With tapering worries in the rearview, attention has returned to the inflationary environment.
As expected, the Federal Reserve announced its first round of tapering this month, which as we noted in October, was rightfully a non-event for markets. Starting now and into December, the Fed will reduce monthly purchases by $15 billion. While these reductions are expected to carry into July of 2022, the Fed also said it may augment those reductions, if need be, based on prevailing economic conditions. Once these purchase reductions are complete, we believe the Fed will maintain its balance sheet at the new level via reinvestments of coupon income and maturing proceeds.
With the phantom worries about the onset of tapering now behind us, attention has returned to the grumbling around stagflation. While we continue to believe that stagflation is highly unlikely, we do understand where the angst is coming from: the ever-growing inflationary concerns and softening growth. Sticker-shock gas prices and the now 100-plus tankers standing off the coast of Southern California do little to quell layman sentiment, and markets are taking notice. By now the characterizing of current inflation as “transitory” is losing steam, as it should but, many are wrongly casting it as a structural shift. Rather, we see the current inflationary environment as cyclical, i.e. persistent during this phase of above trend growth which is likely to continue over the next 2-plus years.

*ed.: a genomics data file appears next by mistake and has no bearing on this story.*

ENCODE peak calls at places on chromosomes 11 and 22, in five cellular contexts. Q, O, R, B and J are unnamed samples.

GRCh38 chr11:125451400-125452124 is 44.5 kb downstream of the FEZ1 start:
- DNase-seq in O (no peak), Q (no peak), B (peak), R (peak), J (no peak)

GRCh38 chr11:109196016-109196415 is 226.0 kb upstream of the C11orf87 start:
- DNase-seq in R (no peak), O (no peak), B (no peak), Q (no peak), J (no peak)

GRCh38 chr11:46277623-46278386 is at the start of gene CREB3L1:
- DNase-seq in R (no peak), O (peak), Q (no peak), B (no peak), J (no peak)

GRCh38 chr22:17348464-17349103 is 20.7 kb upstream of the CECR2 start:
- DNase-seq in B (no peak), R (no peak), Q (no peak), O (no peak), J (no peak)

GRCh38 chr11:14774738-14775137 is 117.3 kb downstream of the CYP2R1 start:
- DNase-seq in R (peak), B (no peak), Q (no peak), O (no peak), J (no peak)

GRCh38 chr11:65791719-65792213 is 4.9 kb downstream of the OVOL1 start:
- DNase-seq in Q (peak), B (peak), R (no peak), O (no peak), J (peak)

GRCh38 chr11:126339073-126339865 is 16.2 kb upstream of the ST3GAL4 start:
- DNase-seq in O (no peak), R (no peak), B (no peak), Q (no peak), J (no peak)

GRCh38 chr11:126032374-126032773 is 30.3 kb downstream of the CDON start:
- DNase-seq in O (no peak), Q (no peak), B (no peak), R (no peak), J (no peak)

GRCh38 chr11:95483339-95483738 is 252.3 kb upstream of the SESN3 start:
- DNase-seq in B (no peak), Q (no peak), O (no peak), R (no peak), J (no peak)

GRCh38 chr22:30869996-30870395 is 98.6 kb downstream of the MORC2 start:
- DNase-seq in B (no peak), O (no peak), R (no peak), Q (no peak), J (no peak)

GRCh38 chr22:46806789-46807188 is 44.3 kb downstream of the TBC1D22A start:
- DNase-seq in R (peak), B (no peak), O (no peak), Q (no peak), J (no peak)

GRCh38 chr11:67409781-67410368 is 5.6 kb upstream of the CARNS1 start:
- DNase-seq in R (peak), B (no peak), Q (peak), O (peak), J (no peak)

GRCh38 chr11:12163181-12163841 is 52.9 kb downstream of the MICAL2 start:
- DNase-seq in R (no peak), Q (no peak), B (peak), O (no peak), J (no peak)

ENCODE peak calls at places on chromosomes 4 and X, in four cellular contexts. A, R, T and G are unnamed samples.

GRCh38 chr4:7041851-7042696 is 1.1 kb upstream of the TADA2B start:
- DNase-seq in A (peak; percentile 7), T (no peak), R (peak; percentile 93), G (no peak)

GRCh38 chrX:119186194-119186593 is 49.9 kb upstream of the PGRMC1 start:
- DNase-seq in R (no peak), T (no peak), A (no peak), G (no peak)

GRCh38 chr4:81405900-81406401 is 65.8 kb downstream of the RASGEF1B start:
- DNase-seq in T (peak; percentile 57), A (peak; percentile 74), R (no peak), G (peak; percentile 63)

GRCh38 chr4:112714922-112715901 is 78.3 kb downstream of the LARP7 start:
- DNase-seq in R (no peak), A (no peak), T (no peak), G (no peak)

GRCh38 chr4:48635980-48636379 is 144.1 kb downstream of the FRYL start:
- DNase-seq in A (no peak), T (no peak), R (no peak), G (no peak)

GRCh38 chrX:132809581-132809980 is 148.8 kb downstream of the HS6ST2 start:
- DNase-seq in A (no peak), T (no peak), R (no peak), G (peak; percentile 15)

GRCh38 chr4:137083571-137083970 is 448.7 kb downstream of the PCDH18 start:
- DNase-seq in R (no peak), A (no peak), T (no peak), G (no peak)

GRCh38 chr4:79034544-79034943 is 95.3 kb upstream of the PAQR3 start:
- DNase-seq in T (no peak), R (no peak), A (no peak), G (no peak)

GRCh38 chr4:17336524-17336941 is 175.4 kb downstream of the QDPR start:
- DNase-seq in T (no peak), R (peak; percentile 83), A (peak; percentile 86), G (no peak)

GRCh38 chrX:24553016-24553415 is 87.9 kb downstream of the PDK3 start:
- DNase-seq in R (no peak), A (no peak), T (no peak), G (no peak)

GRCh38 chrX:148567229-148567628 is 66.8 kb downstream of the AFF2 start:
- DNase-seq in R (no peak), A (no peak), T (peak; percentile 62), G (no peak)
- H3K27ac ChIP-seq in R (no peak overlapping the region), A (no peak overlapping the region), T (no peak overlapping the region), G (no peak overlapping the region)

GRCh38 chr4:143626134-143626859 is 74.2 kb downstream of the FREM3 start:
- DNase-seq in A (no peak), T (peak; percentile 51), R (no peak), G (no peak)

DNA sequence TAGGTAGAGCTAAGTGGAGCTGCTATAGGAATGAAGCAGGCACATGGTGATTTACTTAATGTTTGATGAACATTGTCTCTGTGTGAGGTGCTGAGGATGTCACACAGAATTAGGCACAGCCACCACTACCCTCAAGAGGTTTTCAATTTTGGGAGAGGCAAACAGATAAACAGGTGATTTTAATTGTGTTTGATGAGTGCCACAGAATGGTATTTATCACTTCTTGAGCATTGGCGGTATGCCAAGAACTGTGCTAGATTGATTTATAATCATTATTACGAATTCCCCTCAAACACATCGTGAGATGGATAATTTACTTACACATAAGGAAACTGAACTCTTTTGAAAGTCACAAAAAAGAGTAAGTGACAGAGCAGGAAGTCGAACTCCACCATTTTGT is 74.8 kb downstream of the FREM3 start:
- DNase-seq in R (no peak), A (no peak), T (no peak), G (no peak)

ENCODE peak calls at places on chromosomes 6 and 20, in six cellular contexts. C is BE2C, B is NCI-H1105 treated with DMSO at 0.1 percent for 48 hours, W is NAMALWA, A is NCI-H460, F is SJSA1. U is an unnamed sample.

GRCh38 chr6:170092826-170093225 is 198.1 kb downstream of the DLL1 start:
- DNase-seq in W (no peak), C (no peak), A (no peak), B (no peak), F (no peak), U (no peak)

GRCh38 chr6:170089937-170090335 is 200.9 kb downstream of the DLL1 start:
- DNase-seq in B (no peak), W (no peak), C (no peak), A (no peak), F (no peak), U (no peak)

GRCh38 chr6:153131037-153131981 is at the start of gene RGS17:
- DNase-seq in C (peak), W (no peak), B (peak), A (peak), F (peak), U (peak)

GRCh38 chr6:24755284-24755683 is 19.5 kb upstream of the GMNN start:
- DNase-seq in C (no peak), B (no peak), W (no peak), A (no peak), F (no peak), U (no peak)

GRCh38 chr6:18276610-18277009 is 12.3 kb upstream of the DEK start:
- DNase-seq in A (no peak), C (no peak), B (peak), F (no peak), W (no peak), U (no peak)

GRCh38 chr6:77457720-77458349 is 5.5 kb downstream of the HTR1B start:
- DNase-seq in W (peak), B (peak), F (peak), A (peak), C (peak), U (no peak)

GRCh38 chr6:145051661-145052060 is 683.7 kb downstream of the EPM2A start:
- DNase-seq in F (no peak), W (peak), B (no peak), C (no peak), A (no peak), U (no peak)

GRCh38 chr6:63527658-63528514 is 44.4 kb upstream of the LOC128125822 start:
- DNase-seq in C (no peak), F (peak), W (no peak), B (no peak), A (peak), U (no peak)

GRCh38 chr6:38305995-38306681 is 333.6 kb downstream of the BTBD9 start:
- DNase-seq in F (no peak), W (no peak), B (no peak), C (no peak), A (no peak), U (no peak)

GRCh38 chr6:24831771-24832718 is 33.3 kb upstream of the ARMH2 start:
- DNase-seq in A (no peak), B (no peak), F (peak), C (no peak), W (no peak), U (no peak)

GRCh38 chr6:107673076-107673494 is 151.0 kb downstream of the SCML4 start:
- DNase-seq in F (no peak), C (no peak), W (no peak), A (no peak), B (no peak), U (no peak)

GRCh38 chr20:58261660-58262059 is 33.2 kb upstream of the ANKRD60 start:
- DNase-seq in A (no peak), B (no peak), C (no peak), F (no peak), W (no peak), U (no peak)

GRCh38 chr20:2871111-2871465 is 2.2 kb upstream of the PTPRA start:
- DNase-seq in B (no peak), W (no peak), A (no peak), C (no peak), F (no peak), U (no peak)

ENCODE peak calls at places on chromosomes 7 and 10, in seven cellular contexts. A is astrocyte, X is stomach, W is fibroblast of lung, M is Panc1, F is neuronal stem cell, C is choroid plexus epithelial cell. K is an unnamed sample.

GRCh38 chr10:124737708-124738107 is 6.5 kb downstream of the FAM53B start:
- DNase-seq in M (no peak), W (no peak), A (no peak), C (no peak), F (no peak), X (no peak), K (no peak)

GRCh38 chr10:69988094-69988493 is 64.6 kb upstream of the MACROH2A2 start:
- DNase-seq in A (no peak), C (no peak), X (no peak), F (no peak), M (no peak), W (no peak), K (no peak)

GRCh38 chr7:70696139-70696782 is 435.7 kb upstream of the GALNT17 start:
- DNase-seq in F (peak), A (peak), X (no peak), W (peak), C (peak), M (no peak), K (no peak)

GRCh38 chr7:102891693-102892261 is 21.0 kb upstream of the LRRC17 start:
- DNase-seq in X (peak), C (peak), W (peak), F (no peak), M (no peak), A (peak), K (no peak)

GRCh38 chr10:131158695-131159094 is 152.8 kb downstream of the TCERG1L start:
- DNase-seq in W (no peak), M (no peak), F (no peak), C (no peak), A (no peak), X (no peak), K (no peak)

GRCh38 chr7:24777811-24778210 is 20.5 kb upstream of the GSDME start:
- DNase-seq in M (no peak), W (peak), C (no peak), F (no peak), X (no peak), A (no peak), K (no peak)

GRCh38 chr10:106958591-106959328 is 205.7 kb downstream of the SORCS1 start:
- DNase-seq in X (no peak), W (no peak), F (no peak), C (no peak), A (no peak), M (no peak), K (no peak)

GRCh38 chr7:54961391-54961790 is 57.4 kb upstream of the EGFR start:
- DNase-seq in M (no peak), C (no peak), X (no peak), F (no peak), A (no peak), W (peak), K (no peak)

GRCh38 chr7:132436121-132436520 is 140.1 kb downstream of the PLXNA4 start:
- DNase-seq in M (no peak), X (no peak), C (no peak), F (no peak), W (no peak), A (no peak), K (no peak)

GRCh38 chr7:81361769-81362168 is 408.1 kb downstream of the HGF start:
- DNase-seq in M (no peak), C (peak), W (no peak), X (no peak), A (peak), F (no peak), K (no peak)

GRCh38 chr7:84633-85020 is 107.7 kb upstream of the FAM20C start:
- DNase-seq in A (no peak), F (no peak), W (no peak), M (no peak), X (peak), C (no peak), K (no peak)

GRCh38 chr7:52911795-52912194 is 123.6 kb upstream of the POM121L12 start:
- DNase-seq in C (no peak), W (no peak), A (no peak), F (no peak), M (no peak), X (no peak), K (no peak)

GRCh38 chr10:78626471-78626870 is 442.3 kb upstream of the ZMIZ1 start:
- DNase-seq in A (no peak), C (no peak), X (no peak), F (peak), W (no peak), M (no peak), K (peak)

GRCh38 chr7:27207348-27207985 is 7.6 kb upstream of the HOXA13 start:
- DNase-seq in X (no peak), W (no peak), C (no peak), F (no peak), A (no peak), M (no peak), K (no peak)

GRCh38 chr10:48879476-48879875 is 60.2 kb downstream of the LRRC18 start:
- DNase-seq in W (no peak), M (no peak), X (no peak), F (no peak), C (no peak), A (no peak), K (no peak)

As expected, inflation will remain a key driver for rates going into year-end and next year. While we see a higher inflation baseline, ultimately, we do not expect structural inflation to take hold such that could create a significant headwind for fixed income investors. As a result, we expect the upside risk to the 10-year Treasury yield to be up to 2% in the coming quarters.
Bond Market Outlook
Global Rates: Yields to edge higher across the curve, driven by inflation, with curve flattening led by the front-end amid 2022 rate hike expectations
Global Currencies: U.S. dollar to remain resilient vs DM, EM currencies
Investment Grade: Near-term outlook for IG credit remains positive, but valuations warrant defensive positioning
High Yield: Overall we remain cautiously neutral as fundamentals feel a touch softer
Securitized: Prefer areas in CMBS, CLOs where yield opportunities remain; residential credit still facing prepayment headwinds, but outlook is positive
Emerging Markets: Global economic strength helped, and will likely continue to help EM overall, although unsynchronized growth within the cohort is also an ongoing factor
As of 10/31/21. Source: Bloomberg, Bloomberg/Barclays, JP Morgan and Voya. Past performance is no guarantee of future results.
Global Rates and Currencies
The U.S. dollar declined against most G10 currencies in October as G10 central banks have generally shifted towards a more hawkish stance on rate hikes. While there are likely a few reasons among each of the banks for this, one common, reason among them has to do with higher inflation pressures, both current and expected over the short-term. Wage growth, shelter and supply dynamics will influence the trajectory of inflation for the foreseeable future. Furthermore, yield curve flattening has manifested across several developed, sovereign bond markets, although some peripheral markets have seen their spreads gap outward towards the end of the month. As we look at the remainder of 2021, key economic statistics to keep a close eye on include labor force participation rate and consumer spending to gauge the underlying inflation and growth dynamics.
Investment Grade (IG) Corporates